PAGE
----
US Leads the Global Crackdown on Forced Labor
The US and EU have ramped up their enforcement initiatives to eliminate forced labor in supply chains. Importers, particularly in the fashion, electronics, solar, and automotive industries, should review the updated DOL List of Goods Made with Child Labor or Forced Labor for potential future CBP enforcement targets.
What to Know
In August 2022, US Customs and Border Protection (CBP) targeted $266.5 million in goods for suspected use of forced labor, according to the agency’s operational statistics report.
This includes goods targeted under the Uyghur Forced Labor Prevention Act (UFLPA) and Withhold Release Orders (WROs).
On September 28, 2022, the US Department of Labor (DOL) updated its List of Goods Made with Child Labor or Forced Labor (Forced Labor List) with 32 additional products, including textiles, lithium ion batteries, palm oil products, and solar components. These products could potentially be targets for CBP enforcement in the future, particularly as CBP staffs up its Forced Labor Division.
On September 14, 2022, the European Union (EU) issued proposed supply chain and forced labor regulations, which will affect many multinational corporations.
Updates on the UFLPA and Forced Labor Enforcement
The UFLPA establishes a rebuttable presumption that goods made in whole or in part in the Xinjiang Uyghur Autonomous Region (XUAR) of the People’s Republic of China are produced with forced labor. If a shipment is detained under the UFLPA, an importer can rebut this presumption with “clear and convincing evidence” that merchandise originating or connected to the XUAR was not produced with forced labor.
Alternatively, an importer can demonstrate that the merchandise has no nexus to the XUAR, and therefore is not within the scope of the UFLPA.
CBP has wasted no time in enforcing the UFLPA since it took effect in June 2022. According to reports, CBP “targeted” (identified a shipment for further inspection) 1,452 entries valued at $429 million from June 21 to September 20, 2022. Additionally, according to CBP’s Monthly Operational Update, in August 2022 CBP targeted 838 entries valued at more than $266.5 million for suspected use of forced labor (under UFLPA and WROs). While targeting alone does not mean the shipment was detained, these figures indicate that CBP has been active in inspecting shipments for potential indications of forced labor. In response to detentions, companies have submitted documentation to prove that goods have no nexus to XUAR and are outside of the scope of UFLPA. We have heard conflicting reports regarding whether CBP has released any of those shipments. However, it is unsurprising given the heavy burden of proof under the “clear and convincing standard,” that the agency has reported that CBP has not received a request for an exception from the UFLPA.
DOL List of Goods Made with Child Labor or Forced Labor
The DOL recently updated its Forced Labor List to include 32 additional products, including products from countries such as Ghana, China, and Pakistan. The DOL publishes the Forced Labor List with the goal of raising awareness about unethical labor practices in the production of merchandise around the world. Importers should review this updated Forced Labor List closely, as these products may be targets of CBP forced labor enforcement actions, as the agency continues to bolster its forced labor enforcement division. Specifically, companies in the following industries should pay special attention to new developments: fashion, electronics, solar, and automotives.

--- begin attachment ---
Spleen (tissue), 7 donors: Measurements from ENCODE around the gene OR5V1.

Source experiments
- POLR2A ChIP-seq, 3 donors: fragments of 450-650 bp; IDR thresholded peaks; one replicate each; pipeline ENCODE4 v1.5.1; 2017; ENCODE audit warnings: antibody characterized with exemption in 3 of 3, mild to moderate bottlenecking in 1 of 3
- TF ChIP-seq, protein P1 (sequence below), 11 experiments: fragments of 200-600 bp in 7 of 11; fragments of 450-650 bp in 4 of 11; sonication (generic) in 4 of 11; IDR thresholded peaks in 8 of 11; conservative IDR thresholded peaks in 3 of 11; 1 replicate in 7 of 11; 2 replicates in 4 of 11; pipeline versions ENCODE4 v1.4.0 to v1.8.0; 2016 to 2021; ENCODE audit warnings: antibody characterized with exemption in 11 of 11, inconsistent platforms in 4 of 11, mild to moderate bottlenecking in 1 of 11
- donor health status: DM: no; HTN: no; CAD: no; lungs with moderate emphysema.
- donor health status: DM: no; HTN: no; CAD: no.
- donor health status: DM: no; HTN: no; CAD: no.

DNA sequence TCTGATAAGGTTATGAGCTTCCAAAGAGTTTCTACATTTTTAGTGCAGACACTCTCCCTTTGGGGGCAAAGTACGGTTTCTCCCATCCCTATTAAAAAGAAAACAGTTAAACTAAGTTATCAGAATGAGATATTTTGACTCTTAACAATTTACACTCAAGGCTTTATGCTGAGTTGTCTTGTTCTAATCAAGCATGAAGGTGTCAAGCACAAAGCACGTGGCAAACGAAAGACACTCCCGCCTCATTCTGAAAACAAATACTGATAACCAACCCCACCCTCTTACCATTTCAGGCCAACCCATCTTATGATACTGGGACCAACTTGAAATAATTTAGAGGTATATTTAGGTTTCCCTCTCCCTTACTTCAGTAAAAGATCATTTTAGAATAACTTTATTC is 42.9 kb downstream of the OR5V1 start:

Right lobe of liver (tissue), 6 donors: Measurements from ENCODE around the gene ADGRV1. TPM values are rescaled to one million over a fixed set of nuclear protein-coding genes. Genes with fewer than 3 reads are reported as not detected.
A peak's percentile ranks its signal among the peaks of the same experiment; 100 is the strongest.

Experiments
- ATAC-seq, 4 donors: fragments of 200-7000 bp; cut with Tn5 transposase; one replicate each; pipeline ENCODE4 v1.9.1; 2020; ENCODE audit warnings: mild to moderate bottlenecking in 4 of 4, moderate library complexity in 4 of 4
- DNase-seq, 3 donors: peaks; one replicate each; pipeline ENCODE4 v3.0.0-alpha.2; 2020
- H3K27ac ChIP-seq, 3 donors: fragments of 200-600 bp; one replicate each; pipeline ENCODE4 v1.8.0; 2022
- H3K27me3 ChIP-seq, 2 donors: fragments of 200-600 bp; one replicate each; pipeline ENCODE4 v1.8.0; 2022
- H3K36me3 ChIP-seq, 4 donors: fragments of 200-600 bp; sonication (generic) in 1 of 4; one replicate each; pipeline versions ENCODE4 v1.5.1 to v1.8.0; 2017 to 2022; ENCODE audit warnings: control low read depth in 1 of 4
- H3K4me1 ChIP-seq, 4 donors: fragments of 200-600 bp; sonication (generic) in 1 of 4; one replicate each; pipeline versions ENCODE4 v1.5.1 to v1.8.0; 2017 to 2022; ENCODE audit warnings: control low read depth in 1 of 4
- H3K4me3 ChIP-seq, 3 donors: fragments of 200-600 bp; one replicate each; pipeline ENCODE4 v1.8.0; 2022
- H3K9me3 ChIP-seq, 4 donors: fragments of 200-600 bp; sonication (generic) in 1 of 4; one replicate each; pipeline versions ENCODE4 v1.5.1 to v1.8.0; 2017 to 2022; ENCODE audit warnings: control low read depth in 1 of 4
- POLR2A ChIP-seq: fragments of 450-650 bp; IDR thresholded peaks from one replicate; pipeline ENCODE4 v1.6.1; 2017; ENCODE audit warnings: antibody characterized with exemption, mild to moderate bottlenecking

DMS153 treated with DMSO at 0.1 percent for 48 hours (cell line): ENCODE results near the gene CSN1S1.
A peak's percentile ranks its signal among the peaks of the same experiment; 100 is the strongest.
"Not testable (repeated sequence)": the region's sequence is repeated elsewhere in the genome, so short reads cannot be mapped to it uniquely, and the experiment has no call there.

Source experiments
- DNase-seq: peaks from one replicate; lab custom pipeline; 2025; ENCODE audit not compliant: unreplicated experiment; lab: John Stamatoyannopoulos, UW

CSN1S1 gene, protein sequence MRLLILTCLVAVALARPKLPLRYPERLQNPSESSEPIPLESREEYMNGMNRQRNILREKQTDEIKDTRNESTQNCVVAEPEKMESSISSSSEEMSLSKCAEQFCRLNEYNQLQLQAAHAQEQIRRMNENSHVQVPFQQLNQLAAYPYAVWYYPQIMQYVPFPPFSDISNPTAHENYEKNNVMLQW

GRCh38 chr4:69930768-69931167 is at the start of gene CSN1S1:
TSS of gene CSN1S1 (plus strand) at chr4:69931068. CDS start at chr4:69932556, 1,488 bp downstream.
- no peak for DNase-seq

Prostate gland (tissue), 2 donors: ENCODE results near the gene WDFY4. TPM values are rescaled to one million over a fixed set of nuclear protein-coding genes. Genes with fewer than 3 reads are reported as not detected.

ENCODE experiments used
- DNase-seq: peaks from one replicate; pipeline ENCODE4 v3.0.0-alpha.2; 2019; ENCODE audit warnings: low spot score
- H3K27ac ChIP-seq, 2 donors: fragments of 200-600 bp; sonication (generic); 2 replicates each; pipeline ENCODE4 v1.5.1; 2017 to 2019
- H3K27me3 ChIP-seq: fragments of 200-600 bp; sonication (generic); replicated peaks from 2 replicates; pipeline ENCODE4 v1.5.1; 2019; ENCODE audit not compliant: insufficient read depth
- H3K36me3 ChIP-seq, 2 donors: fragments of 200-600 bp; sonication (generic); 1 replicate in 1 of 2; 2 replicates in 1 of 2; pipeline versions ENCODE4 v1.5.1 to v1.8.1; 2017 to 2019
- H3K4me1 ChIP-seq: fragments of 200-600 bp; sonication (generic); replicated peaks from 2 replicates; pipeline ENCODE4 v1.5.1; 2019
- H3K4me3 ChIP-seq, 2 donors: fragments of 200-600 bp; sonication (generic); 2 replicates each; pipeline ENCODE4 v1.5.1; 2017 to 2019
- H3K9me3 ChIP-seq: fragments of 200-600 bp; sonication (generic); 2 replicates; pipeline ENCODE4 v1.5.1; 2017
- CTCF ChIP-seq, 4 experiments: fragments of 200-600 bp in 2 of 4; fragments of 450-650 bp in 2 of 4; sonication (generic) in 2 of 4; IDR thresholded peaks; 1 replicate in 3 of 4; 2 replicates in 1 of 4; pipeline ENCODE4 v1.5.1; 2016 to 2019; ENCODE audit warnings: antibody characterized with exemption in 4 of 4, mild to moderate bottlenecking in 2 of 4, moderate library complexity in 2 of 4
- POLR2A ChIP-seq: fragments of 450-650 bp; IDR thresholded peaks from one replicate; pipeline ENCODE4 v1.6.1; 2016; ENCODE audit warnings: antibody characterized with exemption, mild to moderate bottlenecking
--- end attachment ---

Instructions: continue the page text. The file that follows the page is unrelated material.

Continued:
Updates to the Forced Labor List
A notable addition to the Forced Labor List is lithium-ion batteries, which is significant considering the current administration’s sustainable energy initiatives and the increased demand for electric vehicles. Another notable category is solar components from XUAR, which will fall under the UFLPA ban. The Forced Labor List removes one line item, cotton from Uzbekistan, which demonstrates that forced labor in the cotton industry can be remediated. A full list of all 32 additions is below.
Table of 32 Additions to Forced Labor List
Forced Labor Recognized by Other Governments
The United States is not alone in its efforts against the use of forced labor. On September 15, 2022, the Trade and Labor Ministers of the United States, Japan, and the EU issued a Trilateral Joint Statement condemning the use of forced labor and committing to eradicating forced labor.
This follows the September 14, 2022, European Commission proposal for a new regulation that would ban all goods made with forced labor. Taking a step further than the US’ UFLPA, the proposed EU regulation would exclude products made with forced labor from being imported into or exported from the EU. Under the proposed regulation, the EU Commission aims to focus on high-risk products, and it will operate a public database containing information about products suspected of being produced by forced labor. Multinational companies should prepare for the impact on their supply chains.
As the United States and other governments continue to adopt and enforce initiatives focusing on preventing forced labor in supply chains, we strongly recommend that companies update their compliance measures. Companies should understand the entities in their supply chains, from raw material suppliers to finished goods manufacturers.